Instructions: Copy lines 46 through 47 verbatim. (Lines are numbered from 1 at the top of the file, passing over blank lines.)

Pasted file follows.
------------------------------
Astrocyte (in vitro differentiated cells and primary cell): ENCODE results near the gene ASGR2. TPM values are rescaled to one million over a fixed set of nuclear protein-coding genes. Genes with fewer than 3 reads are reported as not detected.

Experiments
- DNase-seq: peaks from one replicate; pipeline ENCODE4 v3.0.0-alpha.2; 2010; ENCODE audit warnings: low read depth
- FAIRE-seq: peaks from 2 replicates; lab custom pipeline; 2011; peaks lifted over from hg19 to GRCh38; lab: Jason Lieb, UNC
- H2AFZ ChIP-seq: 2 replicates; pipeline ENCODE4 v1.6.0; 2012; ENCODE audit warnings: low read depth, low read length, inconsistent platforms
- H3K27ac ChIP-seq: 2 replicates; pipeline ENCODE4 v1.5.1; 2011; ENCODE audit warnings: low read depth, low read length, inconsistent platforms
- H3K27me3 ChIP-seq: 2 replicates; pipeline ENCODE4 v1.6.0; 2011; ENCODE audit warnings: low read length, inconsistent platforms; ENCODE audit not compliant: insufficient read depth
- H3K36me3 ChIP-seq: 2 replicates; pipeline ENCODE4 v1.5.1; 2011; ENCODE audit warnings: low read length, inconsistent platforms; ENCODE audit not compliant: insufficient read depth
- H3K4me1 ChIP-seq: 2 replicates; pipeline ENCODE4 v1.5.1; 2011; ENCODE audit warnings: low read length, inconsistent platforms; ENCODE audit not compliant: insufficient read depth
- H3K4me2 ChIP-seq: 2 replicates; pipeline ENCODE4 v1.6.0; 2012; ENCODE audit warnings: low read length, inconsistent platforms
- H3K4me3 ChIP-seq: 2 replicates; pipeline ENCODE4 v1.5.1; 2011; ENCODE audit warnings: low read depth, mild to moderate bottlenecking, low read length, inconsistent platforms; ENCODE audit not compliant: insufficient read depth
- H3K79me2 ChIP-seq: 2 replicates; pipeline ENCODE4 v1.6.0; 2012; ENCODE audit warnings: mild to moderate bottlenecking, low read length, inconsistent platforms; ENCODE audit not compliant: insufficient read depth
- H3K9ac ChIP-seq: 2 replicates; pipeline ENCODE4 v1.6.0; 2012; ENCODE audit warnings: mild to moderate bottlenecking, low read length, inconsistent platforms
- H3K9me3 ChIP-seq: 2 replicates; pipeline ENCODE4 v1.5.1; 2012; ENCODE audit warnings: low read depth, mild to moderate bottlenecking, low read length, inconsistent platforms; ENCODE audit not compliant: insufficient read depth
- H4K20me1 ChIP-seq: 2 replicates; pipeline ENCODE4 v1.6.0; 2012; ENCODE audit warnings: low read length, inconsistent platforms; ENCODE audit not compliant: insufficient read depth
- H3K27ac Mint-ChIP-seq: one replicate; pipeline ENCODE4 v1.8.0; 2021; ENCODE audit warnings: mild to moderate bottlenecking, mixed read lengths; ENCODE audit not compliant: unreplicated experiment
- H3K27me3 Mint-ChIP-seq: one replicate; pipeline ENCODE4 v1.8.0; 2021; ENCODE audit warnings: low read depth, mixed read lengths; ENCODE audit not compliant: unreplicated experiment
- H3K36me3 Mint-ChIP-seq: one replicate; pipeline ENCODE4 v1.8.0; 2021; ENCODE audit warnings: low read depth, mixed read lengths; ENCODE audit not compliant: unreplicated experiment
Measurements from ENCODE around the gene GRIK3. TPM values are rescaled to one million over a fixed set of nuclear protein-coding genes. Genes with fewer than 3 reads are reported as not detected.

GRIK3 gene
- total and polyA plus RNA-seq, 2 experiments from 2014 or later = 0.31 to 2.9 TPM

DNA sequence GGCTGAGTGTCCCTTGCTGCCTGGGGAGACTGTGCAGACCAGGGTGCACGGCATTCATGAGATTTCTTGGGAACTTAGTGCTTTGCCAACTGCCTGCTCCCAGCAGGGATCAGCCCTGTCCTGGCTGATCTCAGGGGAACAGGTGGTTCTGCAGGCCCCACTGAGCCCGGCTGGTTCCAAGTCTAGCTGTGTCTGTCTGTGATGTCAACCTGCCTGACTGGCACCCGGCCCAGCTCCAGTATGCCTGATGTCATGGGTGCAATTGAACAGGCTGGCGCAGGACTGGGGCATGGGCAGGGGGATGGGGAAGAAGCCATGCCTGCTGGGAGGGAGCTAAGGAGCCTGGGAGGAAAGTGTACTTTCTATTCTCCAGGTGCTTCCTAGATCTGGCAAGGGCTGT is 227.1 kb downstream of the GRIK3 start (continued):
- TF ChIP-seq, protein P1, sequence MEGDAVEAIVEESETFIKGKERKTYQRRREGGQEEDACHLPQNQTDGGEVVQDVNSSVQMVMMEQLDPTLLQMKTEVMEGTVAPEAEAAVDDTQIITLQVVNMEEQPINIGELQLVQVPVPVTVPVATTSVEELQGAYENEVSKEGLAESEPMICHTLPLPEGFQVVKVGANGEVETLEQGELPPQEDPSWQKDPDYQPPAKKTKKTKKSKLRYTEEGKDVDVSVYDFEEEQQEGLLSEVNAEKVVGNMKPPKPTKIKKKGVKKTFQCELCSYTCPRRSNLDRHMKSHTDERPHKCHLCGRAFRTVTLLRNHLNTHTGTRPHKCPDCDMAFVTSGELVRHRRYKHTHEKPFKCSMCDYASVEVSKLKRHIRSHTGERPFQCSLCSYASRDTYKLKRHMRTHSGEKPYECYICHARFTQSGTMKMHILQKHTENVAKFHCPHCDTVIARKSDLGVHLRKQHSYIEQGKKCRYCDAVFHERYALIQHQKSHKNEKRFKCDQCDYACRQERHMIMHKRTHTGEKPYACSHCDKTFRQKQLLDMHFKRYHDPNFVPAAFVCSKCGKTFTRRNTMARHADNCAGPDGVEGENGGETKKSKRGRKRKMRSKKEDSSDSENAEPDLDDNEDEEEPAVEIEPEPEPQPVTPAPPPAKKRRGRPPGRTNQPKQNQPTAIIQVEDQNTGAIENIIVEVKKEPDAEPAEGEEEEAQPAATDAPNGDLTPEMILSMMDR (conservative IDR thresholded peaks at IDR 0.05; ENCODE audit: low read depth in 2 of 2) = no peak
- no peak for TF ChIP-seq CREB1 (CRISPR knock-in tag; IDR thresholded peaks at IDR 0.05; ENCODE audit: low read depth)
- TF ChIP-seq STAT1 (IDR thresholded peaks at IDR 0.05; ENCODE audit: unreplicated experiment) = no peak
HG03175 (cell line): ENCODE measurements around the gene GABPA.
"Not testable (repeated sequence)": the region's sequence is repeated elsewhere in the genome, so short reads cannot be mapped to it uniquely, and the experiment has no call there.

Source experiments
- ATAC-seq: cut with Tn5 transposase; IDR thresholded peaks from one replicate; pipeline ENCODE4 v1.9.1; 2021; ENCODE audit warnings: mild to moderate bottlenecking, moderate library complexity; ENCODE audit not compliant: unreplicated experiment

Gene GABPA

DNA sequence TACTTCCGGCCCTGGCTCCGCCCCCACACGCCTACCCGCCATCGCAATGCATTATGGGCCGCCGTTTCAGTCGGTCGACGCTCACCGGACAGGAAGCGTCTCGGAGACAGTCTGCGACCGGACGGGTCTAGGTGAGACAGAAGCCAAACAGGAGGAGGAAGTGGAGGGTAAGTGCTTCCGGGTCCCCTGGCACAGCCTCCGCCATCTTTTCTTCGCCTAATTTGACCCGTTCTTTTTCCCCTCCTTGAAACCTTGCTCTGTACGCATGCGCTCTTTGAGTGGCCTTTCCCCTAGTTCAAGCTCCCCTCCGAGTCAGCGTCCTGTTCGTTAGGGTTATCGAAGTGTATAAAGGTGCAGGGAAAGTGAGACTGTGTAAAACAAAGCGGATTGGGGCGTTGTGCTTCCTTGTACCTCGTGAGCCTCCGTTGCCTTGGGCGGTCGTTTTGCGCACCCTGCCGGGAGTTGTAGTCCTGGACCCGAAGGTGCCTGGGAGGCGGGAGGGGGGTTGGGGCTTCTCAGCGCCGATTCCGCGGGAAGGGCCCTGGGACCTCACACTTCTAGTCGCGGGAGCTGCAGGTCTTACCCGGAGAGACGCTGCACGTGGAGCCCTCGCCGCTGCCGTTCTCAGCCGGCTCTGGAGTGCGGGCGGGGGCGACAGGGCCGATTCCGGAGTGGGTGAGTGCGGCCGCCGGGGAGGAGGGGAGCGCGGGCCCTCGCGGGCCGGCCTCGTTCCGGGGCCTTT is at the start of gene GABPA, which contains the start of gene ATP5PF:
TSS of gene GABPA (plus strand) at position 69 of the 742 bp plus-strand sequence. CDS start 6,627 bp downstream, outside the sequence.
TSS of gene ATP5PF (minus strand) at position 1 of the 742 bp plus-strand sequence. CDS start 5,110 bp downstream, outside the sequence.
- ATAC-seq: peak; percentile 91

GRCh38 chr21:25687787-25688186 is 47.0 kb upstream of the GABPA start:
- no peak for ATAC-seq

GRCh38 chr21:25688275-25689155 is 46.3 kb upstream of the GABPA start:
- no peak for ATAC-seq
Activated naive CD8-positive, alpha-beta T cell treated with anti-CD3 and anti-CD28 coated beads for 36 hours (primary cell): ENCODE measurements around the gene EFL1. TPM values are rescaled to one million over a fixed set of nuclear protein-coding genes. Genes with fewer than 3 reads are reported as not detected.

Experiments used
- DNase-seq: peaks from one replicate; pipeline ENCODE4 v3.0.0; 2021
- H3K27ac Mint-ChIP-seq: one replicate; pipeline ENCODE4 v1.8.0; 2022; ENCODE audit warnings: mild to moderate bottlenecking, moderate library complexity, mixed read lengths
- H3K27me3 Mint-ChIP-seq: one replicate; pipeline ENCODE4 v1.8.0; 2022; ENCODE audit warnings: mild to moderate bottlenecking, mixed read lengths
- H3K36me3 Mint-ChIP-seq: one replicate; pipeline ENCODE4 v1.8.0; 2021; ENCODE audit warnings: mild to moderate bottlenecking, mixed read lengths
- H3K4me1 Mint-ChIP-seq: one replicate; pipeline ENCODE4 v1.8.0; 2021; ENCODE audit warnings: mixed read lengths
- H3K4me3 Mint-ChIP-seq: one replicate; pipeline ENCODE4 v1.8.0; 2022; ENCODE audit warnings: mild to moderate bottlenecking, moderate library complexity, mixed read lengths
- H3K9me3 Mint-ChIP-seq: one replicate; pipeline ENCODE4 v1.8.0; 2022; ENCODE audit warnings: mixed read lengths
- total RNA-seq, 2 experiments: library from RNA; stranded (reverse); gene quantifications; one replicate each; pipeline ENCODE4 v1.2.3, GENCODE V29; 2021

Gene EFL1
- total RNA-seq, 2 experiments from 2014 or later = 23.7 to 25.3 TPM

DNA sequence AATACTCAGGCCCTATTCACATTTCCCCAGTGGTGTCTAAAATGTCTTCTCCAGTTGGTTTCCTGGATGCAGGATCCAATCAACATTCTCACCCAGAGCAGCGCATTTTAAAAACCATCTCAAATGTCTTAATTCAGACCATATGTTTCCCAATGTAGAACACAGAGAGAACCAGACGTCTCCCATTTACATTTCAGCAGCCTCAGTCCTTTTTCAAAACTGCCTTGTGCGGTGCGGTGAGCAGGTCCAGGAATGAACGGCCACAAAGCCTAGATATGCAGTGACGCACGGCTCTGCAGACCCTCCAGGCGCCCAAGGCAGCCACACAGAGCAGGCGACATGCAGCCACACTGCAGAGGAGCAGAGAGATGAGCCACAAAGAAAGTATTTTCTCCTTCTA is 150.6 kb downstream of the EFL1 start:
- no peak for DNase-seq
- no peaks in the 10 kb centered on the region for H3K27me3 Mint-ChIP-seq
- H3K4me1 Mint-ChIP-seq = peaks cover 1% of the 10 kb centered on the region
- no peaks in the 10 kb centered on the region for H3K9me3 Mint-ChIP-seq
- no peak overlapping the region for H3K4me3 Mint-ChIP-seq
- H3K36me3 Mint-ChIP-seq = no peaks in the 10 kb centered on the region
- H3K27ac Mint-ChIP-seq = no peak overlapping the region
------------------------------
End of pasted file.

- H3K4me3 Mint-ChIP-seq: one replicate; pipeline ENCODE4 v1.8.0; 2022; ENCODE audit warnings: mild to moderate bottlenecking, moderate library complexity, mixed read lengths
- H3K9me3 Mint-ChIP-seq: one replicate; pipeline ENCODE4 v1.8.0; 2022; ENCODE audit warnings: mixed read lengths